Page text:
It’s a common springtime question: “What advice would you give graduating seniors to help them on their next step to more independence?”

My answer, “I would have five pieces of advice: Speak up, stand up, show up, keep up, and own up in life, and you will be able to make your independent way.”

Start with speaking up. The opposite of speaking up is shutting up. People who can’t speak up for themselves can’t make themselves known, have no declarative way to get their needs met or their opinions expressed, and being silent in disagreement they may end up living (often resentfully) on other people’s terms. They can’t depend upon themselves to express and advocate for themselves. Speaking up is an act of independence.

Next is standing up. The opposite of standing up is backing down. People who back down on what matters to them end up compromising themselves. They allow or go along with what they basically don’t agree with and in the process sacrifice integrity: the degree to which their actions match their values. Going whichever the social wind blows, they have no inner ethical compass they can trust for guidance. They can’t depend upon themselves for right direction. Standing up is an act of independence.

Next is showing up. The opposite of showing up is giving up. People who give up don’t meet their commitments to themselves or other people. They break their word, they forget their obligations, and they ignore their promises. They can’t be counted on and can’t count on themselves. They don’t show up for what they contracted to, whether it’s getting to class, to a job, to an appointment. They don’t realize that every time they default on any kind of social contract, they are letting themselves down. They can’t depend upon themselves to do what they said they would. Showing up is an act of independence.

Next is keeping up. The opposite of keeping up is falling behind. People who fall behind in completing what is best undertaken now create pressure to catch up. Procrastination is the name of this game, and it is an expensive one to play because the cost is in accumulated stress. Performing under last minute pressure and under threat of deadlines becomes an anxious way to function. It’s a trap. Create present freedom by deferring demands until later burdens the future with more to do, and with less time to get everything done. They can’t depend upon themselves to meet demands in a timely way. Keeping up is an act of independence.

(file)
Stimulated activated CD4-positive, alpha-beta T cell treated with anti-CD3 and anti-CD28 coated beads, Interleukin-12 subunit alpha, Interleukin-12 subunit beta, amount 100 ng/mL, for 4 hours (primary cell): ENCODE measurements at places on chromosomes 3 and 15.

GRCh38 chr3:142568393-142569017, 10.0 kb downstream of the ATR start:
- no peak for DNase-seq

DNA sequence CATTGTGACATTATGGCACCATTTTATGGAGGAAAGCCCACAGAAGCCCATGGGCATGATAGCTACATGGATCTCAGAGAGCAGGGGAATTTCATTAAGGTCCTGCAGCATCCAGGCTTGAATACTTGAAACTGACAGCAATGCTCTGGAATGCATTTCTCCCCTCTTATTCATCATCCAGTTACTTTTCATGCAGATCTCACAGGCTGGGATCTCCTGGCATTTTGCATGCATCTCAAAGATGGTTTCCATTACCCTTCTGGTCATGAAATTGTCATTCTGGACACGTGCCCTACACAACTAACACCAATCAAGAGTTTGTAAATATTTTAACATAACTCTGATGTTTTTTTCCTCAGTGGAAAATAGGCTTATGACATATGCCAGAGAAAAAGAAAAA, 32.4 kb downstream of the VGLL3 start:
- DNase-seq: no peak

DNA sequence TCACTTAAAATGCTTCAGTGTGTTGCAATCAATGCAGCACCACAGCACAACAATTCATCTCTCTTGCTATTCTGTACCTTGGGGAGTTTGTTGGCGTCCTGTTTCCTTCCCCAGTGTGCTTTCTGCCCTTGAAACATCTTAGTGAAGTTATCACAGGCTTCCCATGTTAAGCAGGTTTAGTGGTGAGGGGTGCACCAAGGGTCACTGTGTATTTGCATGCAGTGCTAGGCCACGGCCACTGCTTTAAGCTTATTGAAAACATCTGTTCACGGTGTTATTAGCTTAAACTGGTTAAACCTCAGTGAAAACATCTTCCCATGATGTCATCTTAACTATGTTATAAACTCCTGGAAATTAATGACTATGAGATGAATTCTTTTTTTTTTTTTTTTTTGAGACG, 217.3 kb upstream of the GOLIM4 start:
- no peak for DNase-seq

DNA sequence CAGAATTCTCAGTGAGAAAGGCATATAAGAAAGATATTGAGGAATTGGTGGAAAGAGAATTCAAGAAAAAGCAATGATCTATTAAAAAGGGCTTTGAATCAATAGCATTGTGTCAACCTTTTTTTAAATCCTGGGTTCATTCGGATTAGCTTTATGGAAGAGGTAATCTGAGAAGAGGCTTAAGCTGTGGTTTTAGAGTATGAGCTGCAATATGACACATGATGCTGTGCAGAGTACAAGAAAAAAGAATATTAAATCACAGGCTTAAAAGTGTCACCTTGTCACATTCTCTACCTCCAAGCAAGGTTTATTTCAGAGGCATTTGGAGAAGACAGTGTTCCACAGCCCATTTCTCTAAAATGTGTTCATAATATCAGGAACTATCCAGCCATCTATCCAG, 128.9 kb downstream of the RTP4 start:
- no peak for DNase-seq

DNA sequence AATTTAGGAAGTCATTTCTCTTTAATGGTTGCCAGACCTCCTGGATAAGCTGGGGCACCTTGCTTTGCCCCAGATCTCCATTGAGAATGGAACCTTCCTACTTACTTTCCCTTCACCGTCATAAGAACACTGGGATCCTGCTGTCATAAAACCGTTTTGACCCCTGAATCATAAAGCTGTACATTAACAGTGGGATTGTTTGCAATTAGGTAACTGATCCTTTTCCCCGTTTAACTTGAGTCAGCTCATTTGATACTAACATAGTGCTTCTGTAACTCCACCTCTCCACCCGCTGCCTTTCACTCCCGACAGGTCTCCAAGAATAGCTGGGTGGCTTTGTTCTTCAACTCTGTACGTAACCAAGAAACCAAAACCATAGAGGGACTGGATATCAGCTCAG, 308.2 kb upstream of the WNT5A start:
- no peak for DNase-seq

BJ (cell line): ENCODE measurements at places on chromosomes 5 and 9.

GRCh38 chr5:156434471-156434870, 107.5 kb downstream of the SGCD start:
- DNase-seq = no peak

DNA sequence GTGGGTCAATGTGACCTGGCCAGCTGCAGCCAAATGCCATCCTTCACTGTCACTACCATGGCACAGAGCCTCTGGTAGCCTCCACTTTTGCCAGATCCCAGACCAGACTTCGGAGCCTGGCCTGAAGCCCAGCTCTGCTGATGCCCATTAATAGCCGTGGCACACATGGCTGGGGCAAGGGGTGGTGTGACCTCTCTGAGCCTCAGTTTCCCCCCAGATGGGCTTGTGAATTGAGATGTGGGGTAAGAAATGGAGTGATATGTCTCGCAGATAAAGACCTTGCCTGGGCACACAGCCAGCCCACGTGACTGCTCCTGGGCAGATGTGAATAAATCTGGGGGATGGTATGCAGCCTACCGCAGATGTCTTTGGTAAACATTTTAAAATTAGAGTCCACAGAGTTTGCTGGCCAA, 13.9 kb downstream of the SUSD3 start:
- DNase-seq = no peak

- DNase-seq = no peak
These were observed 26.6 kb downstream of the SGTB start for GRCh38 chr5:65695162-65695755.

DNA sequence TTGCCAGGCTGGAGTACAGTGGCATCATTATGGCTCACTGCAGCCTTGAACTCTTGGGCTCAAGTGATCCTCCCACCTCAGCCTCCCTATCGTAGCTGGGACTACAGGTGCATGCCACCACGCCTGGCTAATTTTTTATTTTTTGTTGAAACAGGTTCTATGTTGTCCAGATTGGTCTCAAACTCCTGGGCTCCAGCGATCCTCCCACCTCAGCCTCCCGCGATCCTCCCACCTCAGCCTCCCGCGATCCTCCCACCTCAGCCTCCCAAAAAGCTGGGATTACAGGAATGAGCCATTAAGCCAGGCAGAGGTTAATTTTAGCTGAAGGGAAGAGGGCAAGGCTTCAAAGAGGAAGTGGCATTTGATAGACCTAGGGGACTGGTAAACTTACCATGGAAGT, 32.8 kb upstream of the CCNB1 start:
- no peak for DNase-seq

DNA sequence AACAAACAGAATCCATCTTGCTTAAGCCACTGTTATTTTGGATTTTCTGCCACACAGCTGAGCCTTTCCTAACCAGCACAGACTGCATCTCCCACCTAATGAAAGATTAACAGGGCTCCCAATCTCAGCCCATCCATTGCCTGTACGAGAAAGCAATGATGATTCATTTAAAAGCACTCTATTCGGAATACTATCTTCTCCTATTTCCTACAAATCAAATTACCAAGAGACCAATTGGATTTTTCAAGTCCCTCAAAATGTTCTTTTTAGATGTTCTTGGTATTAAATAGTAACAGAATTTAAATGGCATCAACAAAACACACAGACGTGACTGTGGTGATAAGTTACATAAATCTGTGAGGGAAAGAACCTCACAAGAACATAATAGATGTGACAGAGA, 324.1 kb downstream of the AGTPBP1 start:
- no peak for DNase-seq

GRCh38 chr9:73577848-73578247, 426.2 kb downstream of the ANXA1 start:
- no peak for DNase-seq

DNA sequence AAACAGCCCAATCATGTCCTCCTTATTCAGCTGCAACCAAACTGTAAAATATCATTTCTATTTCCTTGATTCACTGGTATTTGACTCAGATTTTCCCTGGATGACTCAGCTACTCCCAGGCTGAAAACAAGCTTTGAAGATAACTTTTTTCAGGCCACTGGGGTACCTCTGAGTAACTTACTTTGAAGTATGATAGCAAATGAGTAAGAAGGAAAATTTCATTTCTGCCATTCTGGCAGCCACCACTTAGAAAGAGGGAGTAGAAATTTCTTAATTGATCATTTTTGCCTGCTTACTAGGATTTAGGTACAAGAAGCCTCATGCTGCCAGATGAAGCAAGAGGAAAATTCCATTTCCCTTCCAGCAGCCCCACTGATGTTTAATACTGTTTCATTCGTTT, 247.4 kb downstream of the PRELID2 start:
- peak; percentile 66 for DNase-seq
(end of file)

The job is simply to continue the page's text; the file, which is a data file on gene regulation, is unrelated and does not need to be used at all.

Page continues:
Last is owning up. The opposite of owning up is denying responsibility. People who deny responsibility try to get out of encountering unhappy consequences of decisions that they made. Using excuses or blame or asking to be rescued, they avoid the opportunity for the most important kind of education in life—learning to recover from the errors of one’s ways. Thus in securing an escape from paying the costs for their mistakes or misdeeds they are more likely to fall prey to similar decisions in the future. They have delayed their growing up because growing up requires a gathering of responsibility, not evading it. They can’t depend upon themselves to be accountable. Owning up is an act of independence.

All these “Ups” are a matter of choice. A recent high school graduate can decide to shut up, back down, give up, fall behind, and deny responsibility, but when it comes to gaining independence, these choices will not get them very far.

If they truly want to successfully operate more on their own, then they have to pay the growing price. Speak up and declare yourself, and people may criticize what you have to say. Stand up for what you believe, and people may reject you for the position you take. Show up for what you committed to, and you must make the effort to do so. Keep up with the demands in your life, and forsake doing something more pleasurable at that moment instead. Own up to your decisions, and face the consequences of poor choices when they occur.

There’s no free pass to independence. That’s just how it is.

For more information about parenting adolescents, see my book, "SURVIVING YOUR CHILD'S ADOLESCENCE" (Wiley, 2013.) Information at: www.carlpickhardt.com.

Next week’s entry: Parental Responsibility in Adolescent Problems